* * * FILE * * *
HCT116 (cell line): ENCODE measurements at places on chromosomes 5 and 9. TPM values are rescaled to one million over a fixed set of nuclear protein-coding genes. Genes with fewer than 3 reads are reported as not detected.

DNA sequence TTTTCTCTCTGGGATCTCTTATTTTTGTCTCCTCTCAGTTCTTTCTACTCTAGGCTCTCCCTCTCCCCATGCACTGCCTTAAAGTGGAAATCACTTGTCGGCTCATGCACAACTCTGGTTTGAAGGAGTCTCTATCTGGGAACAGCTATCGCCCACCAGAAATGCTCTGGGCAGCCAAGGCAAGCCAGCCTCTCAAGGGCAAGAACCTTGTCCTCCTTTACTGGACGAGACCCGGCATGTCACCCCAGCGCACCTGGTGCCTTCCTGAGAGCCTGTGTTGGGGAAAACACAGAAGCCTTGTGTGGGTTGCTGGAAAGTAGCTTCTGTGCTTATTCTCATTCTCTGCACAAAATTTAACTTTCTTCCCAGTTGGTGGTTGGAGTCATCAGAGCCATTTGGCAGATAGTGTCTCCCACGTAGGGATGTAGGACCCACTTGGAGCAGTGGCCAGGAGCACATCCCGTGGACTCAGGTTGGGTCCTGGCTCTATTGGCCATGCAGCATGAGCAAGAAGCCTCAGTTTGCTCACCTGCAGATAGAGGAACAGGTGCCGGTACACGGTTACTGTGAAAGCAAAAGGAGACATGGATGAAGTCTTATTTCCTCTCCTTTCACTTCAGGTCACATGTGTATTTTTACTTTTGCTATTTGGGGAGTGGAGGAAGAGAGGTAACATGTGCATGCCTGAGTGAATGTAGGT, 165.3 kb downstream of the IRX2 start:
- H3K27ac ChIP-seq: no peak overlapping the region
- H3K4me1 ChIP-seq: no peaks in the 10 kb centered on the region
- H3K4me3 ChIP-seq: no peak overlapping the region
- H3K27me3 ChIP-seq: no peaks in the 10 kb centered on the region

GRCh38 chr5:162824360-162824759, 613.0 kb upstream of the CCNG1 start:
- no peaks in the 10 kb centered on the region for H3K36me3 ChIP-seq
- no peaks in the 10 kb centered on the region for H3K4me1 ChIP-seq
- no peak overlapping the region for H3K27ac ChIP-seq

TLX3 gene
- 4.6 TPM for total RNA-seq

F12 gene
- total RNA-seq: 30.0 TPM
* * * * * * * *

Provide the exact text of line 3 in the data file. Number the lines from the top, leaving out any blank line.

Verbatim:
- H3K27ac ChIP-seq: no peak overlapping the region